A CASE STUDY OF NIGERIA CRISES
Conflict is when two or more values, perspectives and opinions are contradictory in nature and haven't been aligned or agreed about yet, including: 1. Within yourself when you're not living according to your values; 2. When your values and perspectives are threatened; or
3. Discomfort from fear of the unknown or from lack of fulfillment. Conflict is inevitable and often good, for example, good teams always go through a "form, storm, norm and perform" period. Getting the most out of diversity means often-contradictory values, perspectives and opinions.
Conflict is often needed. It:
1. Helps to raise and address problems.
2. Energizes work to be on the most appropriate issues.
3. Helps people "be real", for example, it motivates them to participate. 4. Helps people learn how to recognize and benefit from their differences. Conflict is not the same as discomfort. The conflict isn't the problem - it is when conflict is poorly managed that is the problem.
Conflict is a problem when it:
1. Hampers productivity.
2. Lowers morale.
3. Causes more and continued conflicts.
4. Causes inappropriate behaviors.
Conflict prevention, resolution and sustainable development are mutually reinforcing activities. It is no longer news that the world is a global village and conflict in any area could give rise to a ripple effect felt far beyond the shores of the conflict zone. An investment in national and international efforts for conflict prevention must therefore be seen as a simultaneous investment in sustainable development, since the latter can best take place in a peaceful environment. Conversely, conflicts have the capacity to severely constrain development endeavours by destroying infrastructure, interrupting production processes and diverting resources away from productive uses. It is in this light that this paper will focus on the need to prevent conflicts through early warning systems.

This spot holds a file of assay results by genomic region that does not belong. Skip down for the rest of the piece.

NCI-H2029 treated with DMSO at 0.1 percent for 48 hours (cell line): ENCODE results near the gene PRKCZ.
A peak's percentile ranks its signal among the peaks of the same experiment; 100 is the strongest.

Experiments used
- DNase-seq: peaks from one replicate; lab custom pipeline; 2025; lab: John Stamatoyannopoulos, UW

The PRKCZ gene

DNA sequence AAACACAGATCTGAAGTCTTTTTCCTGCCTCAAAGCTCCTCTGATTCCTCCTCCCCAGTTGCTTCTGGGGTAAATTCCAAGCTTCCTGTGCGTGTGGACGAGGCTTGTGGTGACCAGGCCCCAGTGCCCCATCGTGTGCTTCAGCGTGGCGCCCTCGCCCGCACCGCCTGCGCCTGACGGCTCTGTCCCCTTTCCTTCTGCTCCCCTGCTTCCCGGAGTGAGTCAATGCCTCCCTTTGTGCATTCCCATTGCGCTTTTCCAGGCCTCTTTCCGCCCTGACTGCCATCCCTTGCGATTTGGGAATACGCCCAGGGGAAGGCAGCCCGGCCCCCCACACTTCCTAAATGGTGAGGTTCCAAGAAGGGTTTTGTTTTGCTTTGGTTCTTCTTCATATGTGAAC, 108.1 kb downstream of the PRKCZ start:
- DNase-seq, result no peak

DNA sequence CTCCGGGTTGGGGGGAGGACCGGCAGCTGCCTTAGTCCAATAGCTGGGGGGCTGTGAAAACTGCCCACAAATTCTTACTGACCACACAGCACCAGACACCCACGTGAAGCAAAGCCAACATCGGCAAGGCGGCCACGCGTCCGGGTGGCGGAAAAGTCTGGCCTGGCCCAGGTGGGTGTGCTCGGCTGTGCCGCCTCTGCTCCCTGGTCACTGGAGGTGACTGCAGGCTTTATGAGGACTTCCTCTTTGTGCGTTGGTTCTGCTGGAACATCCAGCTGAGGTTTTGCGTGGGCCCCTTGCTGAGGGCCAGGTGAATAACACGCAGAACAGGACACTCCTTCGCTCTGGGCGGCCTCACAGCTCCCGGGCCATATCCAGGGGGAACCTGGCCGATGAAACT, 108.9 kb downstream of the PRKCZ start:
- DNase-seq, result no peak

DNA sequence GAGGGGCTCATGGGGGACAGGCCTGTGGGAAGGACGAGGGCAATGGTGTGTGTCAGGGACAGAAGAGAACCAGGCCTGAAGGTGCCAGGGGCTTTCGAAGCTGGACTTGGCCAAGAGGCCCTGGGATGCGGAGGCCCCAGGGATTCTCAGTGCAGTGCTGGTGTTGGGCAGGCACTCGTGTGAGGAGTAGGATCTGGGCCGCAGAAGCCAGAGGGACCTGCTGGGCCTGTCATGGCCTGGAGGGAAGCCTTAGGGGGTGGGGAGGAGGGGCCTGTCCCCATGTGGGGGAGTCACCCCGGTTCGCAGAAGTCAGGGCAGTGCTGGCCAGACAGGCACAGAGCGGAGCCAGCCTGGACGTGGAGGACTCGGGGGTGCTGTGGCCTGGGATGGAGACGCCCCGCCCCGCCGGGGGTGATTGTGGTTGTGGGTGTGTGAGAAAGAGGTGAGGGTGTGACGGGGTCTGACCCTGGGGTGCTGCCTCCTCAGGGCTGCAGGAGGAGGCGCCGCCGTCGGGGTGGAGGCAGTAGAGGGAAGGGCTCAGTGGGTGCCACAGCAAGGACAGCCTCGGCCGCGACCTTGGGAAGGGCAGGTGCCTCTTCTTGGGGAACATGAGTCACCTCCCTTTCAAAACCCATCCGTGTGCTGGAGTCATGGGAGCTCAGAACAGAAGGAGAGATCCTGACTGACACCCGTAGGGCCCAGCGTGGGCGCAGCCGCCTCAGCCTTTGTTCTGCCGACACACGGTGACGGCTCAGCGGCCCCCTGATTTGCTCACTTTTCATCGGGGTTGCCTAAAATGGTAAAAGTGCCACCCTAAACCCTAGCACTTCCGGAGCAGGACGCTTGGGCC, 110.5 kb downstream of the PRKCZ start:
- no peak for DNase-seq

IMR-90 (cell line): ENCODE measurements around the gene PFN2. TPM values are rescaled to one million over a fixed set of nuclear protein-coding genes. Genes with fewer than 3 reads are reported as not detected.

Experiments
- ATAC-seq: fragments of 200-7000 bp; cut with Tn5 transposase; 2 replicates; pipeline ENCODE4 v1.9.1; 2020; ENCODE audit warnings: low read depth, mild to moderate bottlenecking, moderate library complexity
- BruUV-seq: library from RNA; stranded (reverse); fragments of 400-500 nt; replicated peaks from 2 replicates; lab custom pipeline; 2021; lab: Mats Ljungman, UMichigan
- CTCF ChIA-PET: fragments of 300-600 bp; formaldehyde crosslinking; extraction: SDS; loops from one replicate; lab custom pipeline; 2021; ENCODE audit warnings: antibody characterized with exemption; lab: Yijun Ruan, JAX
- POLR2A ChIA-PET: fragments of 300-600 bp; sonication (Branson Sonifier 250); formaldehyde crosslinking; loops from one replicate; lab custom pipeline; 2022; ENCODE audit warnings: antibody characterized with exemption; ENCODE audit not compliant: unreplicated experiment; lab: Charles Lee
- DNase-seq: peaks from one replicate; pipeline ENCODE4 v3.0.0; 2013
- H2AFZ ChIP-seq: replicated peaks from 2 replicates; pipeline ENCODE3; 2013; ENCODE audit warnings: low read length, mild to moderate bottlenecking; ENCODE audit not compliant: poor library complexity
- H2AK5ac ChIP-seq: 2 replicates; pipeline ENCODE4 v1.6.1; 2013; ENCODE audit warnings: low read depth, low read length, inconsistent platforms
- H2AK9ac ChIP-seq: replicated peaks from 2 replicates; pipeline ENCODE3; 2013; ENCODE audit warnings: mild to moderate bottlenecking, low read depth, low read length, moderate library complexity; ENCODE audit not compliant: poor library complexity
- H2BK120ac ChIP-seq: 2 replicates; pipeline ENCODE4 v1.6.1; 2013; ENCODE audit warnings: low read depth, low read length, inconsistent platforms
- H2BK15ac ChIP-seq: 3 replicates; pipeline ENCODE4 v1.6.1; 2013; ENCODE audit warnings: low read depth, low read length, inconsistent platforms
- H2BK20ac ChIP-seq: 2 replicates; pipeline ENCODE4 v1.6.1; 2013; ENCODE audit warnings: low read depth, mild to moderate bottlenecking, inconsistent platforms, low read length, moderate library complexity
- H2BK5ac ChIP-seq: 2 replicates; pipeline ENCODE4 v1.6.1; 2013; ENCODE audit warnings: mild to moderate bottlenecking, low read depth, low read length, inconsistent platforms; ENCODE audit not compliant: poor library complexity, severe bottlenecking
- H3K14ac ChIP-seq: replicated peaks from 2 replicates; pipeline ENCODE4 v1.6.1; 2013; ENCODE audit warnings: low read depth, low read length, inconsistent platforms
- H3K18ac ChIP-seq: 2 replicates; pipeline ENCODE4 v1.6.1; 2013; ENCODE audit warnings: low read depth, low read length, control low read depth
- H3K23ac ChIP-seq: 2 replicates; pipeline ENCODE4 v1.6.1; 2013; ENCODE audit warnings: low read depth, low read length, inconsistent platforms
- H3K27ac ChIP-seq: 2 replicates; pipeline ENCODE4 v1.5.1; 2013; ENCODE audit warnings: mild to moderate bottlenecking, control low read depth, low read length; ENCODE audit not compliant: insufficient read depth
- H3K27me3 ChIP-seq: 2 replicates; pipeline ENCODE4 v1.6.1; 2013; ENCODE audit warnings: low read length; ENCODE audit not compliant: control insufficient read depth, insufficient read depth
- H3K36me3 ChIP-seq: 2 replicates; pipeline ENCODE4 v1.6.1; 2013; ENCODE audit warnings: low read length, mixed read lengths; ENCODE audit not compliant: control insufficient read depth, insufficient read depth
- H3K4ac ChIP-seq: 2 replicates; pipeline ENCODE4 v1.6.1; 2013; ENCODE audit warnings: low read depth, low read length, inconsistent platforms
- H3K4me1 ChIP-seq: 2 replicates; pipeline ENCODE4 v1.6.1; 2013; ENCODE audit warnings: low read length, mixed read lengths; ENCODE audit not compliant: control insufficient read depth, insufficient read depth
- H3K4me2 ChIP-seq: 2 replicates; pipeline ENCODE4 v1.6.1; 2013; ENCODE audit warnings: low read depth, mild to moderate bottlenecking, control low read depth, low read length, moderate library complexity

With a population of about 130 million and more than 250 ethnic groups, Nigeria is Africa’s most populous nation – with a multitude of religious, ethnic and political fault lines that periodically erupt into communal violence. This has created a sizeable, albeit fluctuating, internally displaced population – particularly since the return of democracy in 1999. Conservative estimates put the number of people killed in communal violence across Nigeria since 1999 at around 10,000; some government figures stand at more than 50,000 for central Plateau state alone (BBC, 7 October 2004). Before then, military regimes – especially the rule of General Sani Abacha (1993-98) –kept the underlying tensions in check. Any separatist aspirations were brutally suppressed since the attempted secession of the eastern Biafra republic in 1967 led to civil war in which up to 1 million people died, mainly because of disease and starvation. Almost three decades after the war ended, a return to democratic rule with the election of President Olusegun Obasanjo in 1999 opened up new opportunities for people to express their grievances and new areas of conflict were created by the competition for political spoils. The resulting rise in communal violence can be attributed to various factors, including: ethnic rivalry, religious violence, land conflicts, conflicts related to the demarcation of administrative boundaries and political elections, and conflicts linked to oil production in the Niger delta (Nigeria is Africa’s leading oil producer). While some of these conflicts may appear to be caused by a single factor, such as religion or ethnicity, the reality is usually mo re complex. The introduction of Islamic Sharia law in a total of 12 of Nigeria’s 36 states in recent years has caused tensions, but when Muslim and Christian groups have clashed this has usually been caused by other factors – such as pressure on land or unequal access to social services. However, the polarization that follows is...